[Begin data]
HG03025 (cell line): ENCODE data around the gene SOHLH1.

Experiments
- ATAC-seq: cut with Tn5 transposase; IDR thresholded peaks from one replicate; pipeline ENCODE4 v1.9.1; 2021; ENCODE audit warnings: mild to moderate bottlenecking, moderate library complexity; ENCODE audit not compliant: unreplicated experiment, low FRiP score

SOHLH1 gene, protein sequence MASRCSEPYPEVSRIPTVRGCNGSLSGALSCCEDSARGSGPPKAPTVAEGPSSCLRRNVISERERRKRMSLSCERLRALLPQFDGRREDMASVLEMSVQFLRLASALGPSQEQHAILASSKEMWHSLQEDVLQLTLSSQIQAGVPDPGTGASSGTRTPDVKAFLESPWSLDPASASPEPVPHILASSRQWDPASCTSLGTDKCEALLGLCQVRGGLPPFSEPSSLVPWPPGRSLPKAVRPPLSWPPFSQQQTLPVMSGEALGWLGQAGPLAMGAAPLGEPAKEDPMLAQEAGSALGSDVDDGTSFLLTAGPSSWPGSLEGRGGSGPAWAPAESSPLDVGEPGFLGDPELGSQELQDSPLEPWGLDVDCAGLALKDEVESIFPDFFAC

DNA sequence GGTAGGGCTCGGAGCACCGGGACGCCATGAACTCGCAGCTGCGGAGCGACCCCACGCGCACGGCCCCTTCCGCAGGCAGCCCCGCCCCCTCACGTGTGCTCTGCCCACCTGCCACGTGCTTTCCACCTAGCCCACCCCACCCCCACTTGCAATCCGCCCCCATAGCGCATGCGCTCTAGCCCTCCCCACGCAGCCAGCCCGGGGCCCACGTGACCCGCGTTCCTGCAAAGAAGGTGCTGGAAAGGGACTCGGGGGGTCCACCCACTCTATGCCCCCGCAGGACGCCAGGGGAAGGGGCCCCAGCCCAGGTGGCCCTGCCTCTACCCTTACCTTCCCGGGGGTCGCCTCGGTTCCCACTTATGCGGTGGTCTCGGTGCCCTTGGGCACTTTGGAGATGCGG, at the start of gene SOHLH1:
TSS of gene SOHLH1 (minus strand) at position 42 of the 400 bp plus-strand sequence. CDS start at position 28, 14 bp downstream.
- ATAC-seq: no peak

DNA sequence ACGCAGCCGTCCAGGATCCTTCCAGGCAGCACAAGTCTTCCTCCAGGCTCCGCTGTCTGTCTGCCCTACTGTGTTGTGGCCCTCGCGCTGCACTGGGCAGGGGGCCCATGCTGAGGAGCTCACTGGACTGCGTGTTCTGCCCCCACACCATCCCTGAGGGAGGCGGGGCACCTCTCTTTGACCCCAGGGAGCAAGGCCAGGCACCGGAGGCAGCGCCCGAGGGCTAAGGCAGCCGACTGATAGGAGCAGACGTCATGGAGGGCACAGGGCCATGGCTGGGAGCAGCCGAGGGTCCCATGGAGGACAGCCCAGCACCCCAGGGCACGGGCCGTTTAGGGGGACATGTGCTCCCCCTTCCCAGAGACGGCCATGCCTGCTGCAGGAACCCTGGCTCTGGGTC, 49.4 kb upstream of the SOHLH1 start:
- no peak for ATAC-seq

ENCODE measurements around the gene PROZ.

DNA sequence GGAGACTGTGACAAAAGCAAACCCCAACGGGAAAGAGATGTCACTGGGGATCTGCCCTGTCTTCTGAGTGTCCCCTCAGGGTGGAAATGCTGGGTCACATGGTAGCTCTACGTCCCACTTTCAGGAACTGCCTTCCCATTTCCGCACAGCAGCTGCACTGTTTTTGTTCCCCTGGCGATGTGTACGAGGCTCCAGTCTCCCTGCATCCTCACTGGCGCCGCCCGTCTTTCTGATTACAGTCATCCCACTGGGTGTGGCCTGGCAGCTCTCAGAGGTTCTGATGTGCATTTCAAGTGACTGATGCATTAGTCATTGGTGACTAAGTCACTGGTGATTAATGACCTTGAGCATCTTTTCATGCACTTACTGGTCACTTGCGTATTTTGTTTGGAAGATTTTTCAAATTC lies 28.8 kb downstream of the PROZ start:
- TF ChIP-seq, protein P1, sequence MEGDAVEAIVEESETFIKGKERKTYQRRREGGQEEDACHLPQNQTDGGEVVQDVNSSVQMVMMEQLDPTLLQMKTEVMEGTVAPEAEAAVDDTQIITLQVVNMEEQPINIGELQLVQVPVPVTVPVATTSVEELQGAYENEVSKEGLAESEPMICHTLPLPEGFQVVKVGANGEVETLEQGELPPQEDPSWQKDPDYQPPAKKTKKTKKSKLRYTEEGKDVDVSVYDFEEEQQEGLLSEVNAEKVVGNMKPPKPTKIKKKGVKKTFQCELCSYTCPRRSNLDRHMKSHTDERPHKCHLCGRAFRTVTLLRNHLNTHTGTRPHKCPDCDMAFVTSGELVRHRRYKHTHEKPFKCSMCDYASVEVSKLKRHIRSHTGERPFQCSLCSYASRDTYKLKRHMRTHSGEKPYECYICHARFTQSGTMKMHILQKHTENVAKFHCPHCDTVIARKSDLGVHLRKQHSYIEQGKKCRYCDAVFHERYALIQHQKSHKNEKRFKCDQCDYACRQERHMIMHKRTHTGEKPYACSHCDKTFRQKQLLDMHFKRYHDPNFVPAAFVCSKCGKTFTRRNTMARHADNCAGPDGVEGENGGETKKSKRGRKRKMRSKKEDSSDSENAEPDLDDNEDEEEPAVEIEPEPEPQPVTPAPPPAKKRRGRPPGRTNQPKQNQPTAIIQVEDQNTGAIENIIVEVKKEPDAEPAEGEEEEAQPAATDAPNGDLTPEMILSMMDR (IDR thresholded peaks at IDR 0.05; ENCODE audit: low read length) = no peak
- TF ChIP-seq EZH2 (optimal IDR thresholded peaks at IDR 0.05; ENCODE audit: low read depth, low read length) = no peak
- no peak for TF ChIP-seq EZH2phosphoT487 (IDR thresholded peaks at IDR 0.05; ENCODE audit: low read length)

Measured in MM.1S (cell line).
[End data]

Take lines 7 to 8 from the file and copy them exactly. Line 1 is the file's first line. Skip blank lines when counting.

- ATAC-seq: no peak

DNA sequence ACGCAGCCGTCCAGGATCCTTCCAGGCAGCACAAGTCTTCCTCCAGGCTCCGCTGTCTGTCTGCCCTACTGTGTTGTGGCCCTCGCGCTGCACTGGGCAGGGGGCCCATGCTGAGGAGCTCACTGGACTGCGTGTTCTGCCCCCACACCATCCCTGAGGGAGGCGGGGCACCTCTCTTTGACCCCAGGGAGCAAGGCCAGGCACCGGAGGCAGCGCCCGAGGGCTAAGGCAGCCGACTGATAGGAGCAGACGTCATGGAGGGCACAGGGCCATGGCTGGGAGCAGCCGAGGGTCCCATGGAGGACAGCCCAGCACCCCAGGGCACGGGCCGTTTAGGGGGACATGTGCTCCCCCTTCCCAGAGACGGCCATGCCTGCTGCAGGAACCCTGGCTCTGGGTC, 49.4 kb upstream of the SOHLH1 start: